Thursday, September 30, 2010

Alberto Contador: Winner or Loser?

Here we go again. Last night Cyclingnews was reporting that 2010 Tour De France Champion Alberto Contador had tested positive for clenbuterol. Clenbuterol is typically a steroid associated with Bodybuilding and one that I have heard of from my weightlifting days. The initial reaction to the news is one of shock, which turns into disbelief, and then anger.

The shock comes from that another Tour winner or participant has tested positive for an illegal substance. After just getting over the Floyd Landis controversy, we now are hit with another scandal within the cycling community. It has been happening on a regular basis that cheaters have been caught and suspended, but when the Tour Winner tests positive, then it is major headlines.

The disbelief part comes from trying to figure out why Contador would stoop to that level? I know the obvious answer is that people will do whatever to win, even if it involves cheating, but I still don't understand when someone has so much natural talent, why would they stoop to such a low level. Like him or hate him, he is a great cyclist.

The more I think about it, the angrier I get. Cycling is a great sport and one I like to do, but when numbskulls like him continually bring the sport into the public eye in such a bad light, it infuriates me. People like to rally around winners, not cheats and it really lets the wind out of your sail when things like this happen. I know they are human, but when you are at such a high level of competition and and are thrust into the international light, you have a certain level of responsibility to the fans and the public. I know Charles Barkley thinks he is not a role model, and I agree that the parents should be the role model, but whether Charles or Alberto like it, they are broadcasting an image to the youth and fans of today.

I personally have never been a Contador fan because of actions like him overtaking Schleck's chain problem.. Right, wrong, or indifferent, I think that he has never been a team player. Cycling is very much a team sport. Yes, they always have the GC contendor, the climber, the sprinter, but they always function as a team. If you read Lance's book, he paid his team a big bonus after one of his Tour De France wins, because he realized he could not have done it without them. Priest Holmes, the former great running back of the Kansas City Chiefs, won an award for the most rushing yards in a season and he went out and back all of his lineman gifts, because he realized he could not have done it without their help.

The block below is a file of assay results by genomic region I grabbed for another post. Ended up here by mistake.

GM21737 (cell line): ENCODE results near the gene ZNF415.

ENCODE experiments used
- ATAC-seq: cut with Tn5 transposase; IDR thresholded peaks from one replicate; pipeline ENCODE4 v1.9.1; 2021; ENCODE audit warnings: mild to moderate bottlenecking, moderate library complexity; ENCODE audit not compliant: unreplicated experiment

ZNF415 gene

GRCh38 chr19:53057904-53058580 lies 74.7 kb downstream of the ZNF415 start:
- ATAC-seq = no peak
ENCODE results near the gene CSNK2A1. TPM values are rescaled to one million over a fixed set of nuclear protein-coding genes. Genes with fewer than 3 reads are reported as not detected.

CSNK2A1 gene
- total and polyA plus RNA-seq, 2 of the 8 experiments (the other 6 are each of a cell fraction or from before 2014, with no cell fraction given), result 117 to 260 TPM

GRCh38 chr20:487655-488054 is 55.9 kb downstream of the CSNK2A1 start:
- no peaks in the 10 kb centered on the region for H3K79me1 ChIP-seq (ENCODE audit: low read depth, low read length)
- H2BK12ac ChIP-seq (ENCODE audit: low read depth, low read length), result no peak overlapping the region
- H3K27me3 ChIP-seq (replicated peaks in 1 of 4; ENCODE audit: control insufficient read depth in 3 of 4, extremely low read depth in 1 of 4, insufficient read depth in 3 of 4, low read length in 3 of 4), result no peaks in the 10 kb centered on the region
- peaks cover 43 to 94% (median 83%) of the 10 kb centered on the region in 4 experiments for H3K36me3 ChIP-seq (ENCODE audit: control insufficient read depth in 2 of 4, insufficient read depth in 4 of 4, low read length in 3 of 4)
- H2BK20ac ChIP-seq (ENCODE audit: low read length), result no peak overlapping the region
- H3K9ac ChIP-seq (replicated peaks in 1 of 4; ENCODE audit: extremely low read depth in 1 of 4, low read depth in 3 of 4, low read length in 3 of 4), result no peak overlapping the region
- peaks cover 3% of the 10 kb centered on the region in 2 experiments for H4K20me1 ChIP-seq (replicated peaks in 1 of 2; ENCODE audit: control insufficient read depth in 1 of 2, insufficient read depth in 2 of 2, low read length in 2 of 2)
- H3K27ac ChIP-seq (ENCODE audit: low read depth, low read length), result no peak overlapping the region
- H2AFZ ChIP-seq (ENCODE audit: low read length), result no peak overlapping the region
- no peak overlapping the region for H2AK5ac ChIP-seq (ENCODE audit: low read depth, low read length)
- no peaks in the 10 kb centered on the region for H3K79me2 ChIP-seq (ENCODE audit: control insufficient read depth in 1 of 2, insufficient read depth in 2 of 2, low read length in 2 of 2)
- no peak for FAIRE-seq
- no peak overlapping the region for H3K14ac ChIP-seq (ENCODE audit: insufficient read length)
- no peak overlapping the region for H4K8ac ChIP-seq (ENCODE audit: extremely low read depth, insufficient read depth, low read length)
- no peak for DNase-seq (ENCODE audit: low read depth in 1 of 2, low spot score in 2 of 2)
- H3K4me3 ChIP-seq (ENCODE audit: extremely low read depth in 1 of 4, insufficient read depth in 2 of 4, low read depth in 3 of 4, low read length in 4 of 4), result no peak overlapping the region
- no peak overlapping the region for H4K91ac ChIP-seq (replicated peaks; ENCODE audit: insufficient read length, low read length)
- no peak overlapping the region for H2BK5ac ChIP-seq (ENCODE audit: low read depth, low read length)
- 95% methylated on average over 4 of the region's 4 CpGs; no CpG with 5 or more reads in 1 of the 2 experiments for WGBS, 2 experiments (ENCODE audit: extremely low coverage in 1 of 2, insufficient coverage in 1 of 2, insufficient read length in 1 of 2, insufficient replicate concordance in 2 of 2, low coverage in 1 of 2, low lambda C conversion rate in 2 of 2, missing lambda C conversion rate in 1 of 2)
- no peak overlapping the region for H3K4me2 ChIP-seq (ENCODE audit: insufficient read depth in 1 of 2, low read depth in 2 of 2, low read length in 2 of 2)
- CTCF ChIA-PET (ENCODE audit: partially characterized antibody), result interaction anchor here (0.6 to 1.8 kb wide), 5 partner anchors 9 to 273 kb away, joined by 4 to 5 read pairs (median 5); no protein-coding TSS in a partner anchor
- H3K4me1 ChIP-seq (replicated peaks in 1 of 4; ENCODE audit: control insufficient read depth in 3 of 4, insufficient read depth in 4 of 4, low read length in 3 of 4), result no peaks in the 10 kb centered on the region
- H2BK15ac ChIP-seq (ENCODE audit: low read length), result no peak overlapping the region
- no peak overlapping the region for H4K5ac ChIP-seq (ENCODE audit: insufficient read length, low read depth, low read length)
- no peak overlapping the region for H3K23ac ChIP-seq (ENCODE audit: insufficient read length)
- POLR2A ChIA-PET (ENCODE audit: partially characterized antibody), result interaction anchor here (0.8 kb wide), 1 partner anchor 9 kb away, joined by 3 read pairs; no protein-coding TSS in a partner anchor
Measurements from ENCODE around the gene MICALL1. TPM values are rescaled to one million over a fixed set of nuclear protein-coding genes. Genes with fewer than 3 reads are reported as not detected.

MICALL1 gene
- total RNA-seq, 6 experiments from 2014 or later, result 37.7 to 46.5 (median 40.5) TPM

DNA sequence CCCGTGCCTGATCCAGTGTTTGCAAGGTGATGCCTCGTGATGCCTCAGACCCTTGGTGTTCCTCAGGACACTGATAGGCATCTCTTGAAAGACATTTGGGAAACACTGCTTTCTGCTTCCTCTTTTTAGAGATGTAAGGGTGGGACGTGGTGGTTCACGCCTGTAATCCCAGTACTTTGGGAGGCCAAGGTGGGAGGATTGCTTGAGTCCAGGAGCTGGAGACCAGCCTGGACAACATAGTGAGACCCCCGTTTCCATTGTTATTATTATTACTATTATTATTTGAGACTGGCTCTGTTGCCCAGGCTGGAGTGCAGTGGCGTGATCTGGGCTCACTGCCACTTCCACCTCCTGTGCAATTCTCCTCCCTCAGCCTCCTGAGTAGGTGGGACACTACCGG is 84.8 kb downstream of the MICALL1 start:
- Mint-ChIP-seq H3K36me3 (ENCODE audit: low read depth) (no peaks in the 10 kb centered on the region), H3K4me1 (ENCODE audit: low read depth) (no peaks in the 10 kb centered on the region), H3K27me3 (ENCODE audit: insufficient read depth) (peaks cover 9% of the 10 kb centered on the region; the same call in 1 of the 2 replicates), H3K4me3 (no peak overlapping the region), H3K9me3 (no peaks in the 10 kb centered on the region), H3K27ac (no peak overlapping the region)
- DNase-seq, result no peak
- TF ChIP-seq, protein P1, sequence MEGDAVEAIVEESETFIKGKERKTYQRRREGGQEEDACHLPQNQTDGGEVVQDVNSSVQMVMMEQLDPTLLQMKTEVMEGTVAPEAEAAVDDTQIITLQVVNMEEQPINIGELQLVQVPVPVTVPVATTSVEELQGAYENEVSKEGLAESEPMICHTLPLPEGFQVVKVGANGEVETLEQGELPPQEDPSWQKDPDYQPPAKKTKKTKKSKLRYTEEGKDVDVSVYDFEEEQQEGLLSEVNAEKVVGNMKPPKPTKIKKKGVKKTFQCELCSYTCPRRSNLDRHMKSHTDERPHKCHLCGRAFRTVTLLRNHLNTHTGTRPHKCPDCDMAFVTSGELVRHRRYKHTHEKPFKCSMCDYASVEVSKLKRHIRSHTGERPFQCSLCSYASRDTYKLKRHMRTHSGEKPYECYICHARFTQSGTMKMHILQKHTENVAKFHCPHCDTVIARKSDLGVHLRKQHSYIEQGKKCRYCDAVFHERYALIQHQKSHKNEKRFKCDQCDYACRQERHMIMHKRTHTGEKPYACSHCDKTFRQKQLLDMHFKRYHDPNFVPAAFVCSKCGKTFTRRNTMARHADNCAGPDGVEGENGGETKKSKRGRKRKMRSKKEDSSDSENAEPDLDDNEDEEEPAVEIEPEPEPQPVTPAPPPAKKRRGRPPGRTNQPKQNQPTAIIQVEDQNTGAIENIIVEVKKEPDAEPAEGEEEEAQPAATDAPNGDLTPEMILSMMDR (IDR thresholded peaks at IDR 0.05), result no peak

He did the same thing in the 2009 Tour when he attacked his own teammates and ended costing Kloden a podium spot. Lance was able to bridge the gap, but fell from 2nd to 3rd. Team manager Johan Bruyneel was not happy with the move, but I would have expected no less from him. Kind of ironic that everyone left him on Astana to go to team Radioshack.

Alberto is supposed to have a conference today in his hometown and I guess explain what happened? Right now he is saying that is because of some meat that he ate. The guys over at Science of Sport have a more accurate take on this, but my experience has always been, that lies usually proceed the truth. Whether it is a politician, athlete, or even the President, they always start out lying and then eventually the truth comes out.

It may be possible that it is because of him eating some meat that caused it, but I don't know if I buy it. I am not a doctor, nor portray one on TV, and I did not stay in an Holiday Inn Express last night, but I can read human nature. Floyd Landis had everyone fooled. Wrote a book about his innocence, conned millions of people into believing it, had tons of money donated to his legal defenses, and when it appeared that he got mad about getting snubbed for the Tour of California, he comes clean. Greg Lemond has been kind of a cantankerous, bitter, old kook as of late, but maybe he is right on some of these things. He is kind of like the crazy, old uncle everyone has.

Sadly, last month, great cycling champion, Laurent Fignon, passed away after losing his battle to cancer. He was a father, champion, and hero to many. But before he passed away, he said that he did not know if some of the doping that he did may have attributed to his cancer. No one will ever know, but to think that to achieve the highest level in this sport may have cost him his life, is truly sad. It is one thing to be the best, achieve the highest, and succeed where others have failed, but when it costs you your health and your family, was it really worth it.

Time will tell whether Alberto is innocent or not. The media will try him in the public, long before the courts do. In the meantime, I hope that he is honest with his fans and himself. Whether you like him or not, I do not think anyone wants to hear about him passing away at a young age because of the choices he made to be the best.

1 comment:

poker affiliate said...

The problem with cycling is that everyone is assumed guilty until proven innocent. So many other athletes have claimed they were wrongfully persecuted then proven guilty, that no one will believe his story. Just look at Floyd Landis.